What is the Commission’s position on regulating VoIP?
The Commission favours an EU-wide “light touch” approach to Internet telephony as the best way to encourage competition between internet carriers of telephone traffic and traditional telephone networks. As the market develops, the European Commission intends to ensure, jointly with the national regulators, that throughout the EU, the roll-out of new IP-based services will not be hindered by regulatory hurdles. It is in the interest of Europe’s businesses and citizens that new technologies should be able to flourish and deliver better services at lower cost.
Could “old public service telephone network based rules & paradigms” be an impediment to future development in the telecommunications sector?
The old way of thinking about telephone networks usually evokes the idea of the traditional copper wire based fixed network that runs to every household and business. This type of network is associated with reliable voice and data services, once it is put in the ground. The major cost is upfront, in the installation phase. The digital revolution, along with mobile communications, has called into question the business models of traditional circuit-switched telephony networks and services. So, it would be counter-productive – and most likely commercially disastrous – to assume that voice calls will always be routed through this type of network, even if incumbents argue that circuit-switched networks offer better reliability, quality and security.
The telecommunications sector has already evolved into an electronic communications sector because the services on offer are now more than just telephone services. For example, we can receive emails on some home telephones and mobile handsets; and more and more of us are accessing data services and the internet from our mobile phones. The reason we can have these services relates to investments made in the underlying transmission technology. Even the old copper networks have the potential to provide these new services, if the appropriate investment is made.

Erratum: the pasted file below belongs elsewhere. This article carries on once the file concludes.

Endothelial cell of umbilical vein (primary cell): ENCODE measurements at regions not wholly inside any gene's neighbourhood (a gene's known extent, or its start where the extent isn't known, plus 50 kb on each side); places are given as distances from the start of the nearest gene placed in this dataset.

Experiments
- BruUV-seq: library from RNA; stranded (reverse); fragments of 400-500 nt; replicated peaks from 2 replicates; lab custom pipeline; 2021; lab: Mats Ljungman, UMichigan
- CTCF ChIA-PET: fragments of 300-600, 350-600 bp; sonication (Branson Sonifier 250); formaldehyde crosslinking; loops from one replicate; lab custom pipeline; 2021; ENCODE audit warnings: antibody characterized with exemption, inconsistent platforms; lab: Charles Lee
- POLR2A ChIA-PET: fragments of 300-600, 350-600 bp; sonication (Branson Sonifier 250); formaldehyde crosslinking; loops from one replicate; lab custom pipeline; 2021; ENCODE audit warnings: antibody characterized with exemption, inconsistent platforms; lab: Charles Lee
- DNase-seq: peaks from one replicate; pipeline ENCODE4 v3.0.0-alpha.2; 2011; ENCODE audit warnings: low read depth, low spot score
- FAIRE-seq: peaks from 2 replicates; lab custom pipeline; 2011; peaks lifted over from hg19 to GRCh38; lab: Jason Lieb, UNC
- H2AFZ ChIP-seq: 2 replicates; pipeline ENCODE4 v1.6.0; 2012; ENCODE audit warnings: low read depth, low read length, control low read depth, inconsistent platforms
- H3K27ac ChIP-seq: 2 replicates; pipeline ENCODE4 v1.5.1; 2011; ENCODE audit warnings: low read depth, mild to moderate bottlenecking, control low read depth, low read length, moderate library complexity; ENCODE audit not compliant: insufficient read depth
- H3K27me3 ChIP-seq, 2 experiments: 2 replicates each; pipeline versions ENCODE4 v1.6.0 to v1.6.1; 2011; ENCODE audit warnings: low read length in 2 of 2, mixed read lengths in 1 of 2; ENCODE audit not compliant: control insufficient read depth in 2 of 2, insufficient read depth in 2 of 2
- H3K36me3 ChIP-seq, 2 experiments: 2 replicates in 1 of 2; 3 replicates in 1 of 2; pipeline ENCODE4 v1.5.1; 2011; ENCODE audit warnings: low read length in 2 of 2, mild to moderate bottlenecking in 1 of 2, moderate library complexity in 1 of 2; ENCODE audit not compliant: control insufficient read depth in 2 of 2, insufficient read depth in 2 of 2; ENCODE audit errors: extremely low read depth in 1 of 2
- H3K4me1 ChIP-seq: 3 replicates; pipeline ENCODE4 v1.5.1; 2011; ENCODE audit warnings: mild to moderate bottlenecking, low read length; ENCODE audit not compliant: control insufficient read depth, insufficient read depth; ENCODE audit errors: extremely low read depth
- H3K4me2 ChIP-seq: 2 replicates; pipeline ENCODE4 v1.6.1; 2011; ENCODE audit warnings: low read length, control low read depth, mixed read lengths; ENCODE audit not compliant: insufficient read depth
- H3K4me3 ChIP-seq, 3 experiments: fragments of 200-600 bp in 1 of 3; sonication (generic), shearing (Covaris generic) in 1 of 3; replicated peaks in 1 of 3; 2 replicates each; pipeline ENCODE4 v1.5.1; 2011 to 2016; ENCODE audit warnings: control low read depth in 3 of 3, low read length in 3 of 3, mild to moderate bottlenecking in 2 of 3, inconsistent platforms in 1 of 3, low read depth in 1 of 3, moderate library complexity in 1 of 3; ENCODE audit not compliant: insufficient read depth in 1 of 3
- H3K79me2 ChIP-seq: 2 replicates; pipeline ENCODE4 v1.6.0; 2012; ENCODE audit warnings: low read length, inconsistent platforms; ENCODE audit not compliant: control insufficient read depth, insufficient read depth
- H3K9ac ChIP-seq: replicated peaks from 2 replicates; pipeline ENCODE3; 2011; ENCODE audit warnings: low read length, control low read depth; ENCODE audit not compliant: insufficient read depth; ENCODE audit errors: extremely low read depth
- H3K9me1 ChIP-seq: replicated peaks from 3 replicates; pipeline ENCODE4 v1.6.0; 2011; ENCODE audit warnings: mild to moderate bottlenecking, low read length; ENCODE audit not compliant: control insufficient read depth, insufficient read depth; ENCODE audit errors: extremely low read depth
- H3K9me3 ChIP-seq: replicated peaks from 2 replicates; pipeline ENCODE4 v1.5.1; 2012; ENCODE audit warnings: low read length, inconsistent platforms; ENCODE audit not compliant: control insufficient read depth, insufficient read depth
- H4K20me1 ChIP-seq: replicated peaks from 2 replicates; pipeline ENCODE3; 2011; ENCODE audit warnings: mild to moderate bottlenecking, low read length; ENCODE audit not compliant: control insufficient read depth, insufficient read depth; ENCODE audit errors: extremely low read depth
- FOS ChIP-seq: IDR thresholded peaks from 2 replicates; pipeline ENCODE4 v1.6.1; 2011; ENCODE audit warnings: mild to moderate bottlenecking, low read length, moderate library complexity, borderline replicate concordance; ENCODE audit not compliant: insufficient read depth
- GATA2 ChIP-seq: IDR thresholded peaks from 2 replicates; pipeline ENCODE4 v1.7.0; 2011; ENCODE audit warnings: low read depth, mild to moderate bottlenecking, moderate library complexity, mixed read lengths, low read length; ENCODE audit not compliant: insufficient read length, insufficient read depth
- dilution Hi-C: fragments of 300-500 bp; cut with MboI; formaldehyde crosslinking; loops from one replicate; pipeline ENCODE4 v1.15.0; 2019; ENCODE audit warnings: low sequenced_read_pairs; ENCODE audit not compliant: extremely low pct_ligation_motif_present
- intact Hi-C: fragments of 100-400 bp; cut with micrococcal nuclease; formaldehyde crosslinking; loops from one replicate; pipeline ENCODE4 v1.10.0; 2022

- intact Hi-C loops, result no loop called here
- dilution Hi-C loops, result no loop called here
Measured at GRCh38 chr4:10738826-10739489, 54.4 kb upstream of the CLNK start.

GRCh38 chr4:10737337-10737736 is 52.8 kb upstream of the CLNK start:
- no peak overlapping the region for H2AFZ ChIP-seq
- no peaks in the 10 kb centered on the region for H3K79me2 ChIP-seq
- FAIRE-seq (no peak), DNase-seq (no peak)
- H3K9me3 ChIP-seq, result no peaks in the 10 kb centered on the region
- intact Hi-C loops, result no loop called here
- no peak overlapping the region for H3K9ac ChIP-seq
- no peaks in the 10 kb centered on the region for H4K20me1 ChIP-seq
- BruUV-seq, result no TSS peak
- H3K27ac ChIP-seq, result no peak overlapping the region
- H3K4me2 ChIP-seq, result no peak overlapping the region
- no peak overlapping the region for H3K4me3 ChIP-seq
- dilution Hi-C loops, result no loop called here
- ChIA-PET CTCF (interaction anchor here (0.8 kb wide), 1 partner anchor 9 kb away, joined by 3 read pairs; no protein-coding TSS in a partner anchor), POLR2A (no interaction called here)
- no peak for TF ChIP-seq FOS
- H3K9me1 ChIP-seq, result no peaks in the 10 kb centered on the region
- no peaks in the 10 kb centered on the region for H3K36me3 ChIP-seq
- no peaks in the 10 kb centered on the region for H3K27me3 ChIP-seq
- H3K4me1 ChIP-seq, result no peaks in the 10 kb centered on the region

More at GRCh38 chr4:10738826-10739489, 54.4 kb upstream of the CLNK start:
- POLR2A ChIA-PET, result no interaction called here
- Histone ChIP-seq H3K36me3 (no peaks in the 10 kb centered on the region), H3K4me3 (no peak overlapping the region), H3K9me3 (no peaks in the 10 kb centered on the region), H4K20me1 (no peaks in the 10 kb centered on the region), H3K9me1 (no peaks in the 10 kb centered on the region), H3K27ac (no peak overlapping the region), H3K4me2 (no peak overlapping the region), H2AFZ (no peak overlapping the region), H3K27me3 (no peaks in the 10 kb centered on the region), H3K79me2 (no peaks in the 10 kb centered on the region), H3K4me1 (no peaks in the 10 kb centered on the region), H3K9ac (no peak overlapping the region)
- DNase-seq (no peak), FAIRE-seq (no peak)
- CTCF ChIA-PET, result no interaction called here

One way of encouraging this investment is to encourage competition in the development of new services, such as VoIP.
Are there great differences in the Member States’ approaches to VoIP?
In each Member State, the national authorities must apply the provisions of the EU regulatory framework for electronic communications under the overall supervision of the Commission. Where Member States have accurately transposed the EU directives into national law and follow the interpretative guidance given by the Commission, serious differences between regulatory approaches in the Member States should not occur. Some differences are permissible due to national implementations but there should be no fundamental differences of approach.
With regard to VoIP, there have been tendencies of divergent approaches by the national regulators with regard to submitting these new services to regulation. While some authorities may have taken a more interventionist approach to these services than others, all of them are now conscious of the importance of sending the right signals to the market and of encouraging these new services. Overall most Member States seem determined to take a “light touch”-approach to VoIP services.
What is the importance of today’s common position of the European Regulator’s Group (ERG) on VoIP?
In their common published statement adopted today, the national regulators, gathered in Brussels in the European Regulators’ Group, have jointly recognised the importance of ensuring that there are no regulatory hurdles to the roll out of these kinds of innovative services. This is a positive first step to an EU-wide “light touch” approach to VoIP on which the Commission intends to build in its further work on this issue.